Suicidal status during antidepressant treatment in 789 Sardinian patients with major affective disorder

Department of Psychiatry and Neuroscience Program, Harvard Medical School and McLean Division of Massachusetts General Hospital, Boston, MA, USA.
Acta Psychiatrica Scandinavica (Impact Factor: 5.55). 05/2008; 118(2):106-15. DOI: 10.1111/j.1600-0447.2008.01178.x
Source: PubMed

ABSTRACT Relationships between antidepressant treatment and suicidality remain uncertain in major depressive disorder (MDD), and rarely evaluated in bipolar disorder (BPD).
We evaluated changes in suicidality ratings (Hamilton Depression Rating Scale item-3) at the start and after 3.59 +/- 2.57 months of sustained antidepressant treatment in a systematically assessed clinical sample (n = 789) of 605 patients with MDD, 103 patients with BPD-II and 81 patients with BPD-I (based on DSM-IV; 68.1% women; aged 44.3 +/- 16.1 years), comparing suicidal vs. non-suicidal and recovered vs. unrecovered initially suicidal patients.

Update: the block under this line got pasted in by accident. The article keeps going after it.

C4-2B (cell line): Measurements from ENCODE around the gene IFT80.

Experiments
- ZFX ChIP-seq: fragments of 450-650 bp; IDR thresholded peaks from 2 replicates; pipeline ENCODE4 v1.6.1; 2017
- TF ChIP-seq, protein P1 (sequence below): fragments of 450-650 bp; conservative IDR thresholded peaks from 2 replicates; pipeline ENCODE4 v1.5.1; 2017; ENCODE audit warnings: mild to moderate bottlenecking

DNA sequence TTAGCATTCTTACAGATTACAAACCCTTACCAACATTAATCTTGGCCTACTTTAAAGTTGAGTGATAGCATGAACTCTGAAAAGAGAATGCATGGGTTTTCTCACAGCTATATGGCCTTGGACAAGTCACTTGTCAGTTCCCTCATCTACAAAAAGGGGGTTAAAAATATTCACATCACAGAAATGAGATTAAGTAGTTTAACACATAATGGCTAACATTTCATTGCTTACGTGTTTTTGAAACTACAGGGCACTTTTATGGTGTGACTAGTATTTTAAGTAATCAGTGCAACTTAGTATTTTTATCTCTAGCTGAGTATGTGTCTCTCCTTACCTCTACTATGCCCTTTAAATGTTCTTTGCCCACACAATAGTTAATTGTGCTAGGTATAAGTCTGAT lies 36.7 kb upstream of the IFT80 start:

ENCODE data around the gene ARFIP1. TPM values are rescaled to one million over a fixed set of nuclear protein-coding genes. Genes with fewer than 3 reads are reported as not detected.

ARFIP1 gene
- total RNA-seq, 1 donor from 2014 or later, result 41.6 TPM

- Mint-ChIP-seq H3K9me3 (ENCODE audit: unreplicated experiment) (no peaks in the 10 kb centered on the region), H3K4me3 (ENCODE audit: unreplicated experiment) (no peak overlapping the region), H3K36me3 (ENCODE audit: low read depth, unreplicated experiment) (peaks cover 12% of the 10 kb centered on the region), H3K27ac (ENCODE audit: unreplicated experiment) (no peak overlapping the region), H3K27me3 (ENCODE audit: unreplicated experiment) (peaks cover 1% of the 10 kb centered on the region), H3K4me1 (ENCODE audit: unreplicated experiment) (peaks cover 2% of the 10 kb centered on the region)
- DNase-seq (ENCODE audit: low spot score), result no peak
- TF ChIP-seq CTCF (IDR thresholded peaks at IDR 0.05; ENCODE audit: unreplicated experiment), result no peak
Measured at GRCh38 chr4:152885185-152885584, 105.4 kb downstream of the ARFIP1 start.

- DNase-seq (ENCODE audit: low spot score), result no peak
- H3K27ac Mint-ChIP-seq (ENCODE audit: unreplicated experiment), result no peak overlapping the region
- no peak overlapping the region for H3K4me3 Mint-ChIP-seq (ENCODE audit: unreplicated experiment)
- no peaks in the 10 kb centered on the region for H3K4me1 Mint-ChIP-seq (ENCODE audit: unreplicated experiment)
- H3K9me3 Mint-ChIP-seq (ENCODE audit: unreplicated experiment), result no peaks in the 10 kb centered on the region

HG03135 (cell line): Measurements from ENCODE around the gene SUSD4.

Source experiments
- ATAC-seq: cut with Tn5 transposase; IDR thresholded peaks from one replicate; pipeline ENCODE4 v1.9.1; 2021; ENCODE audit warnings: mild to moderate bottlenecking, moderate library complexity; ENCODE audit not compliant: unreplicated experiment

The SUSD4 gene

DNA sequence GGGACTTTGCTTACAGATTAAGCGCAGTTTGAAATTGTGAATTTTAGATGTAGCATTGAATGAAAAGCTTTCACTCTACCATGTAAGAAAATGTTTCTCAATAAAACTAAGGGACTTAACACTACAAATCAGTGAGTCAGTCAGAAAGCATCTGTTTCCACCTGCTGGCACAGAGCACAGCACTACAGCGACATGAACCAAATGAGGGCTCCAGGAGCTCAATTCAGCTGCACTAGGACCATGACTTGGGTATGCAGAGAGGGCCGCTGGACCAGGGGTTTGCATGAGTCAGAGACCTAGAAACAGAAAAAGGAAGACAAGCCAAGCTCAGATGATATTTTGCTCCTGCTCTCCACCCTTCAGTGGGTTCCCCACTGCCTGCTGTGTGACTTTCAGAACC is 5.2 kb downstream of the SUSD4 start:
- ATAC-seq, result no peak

Suicidal patients (103/789, 16.5%; BPD/MDD risk: 2.2) were more depressed and were ill longer. During treatment, 81.5% of suicidal patients became non-suicidal; 0.46% of 656 initially non-suicidal patients reported new suicidal thoughts, with no new attempts. Becoming non-suicidal was associated with greater depression severity and greater improvement.
Suicidal ideation was prevalent in patients with depressed major affective disorder, but most of the initially suicidal patients became non-suicidal with antidepressant treatment, independent of diagnosis, treatment type or dose.

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    Neuropsychiatric Disease and Treatment 01/2014; 10:2115-2121. DOI:10.2147/NDT.S70637 · 2.15 Impact Factor
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    European Psychiatry 01/2012; 27:1. DOI:10.1016/S0924-9338(12)74337-7 · 3.21 Impact Factor
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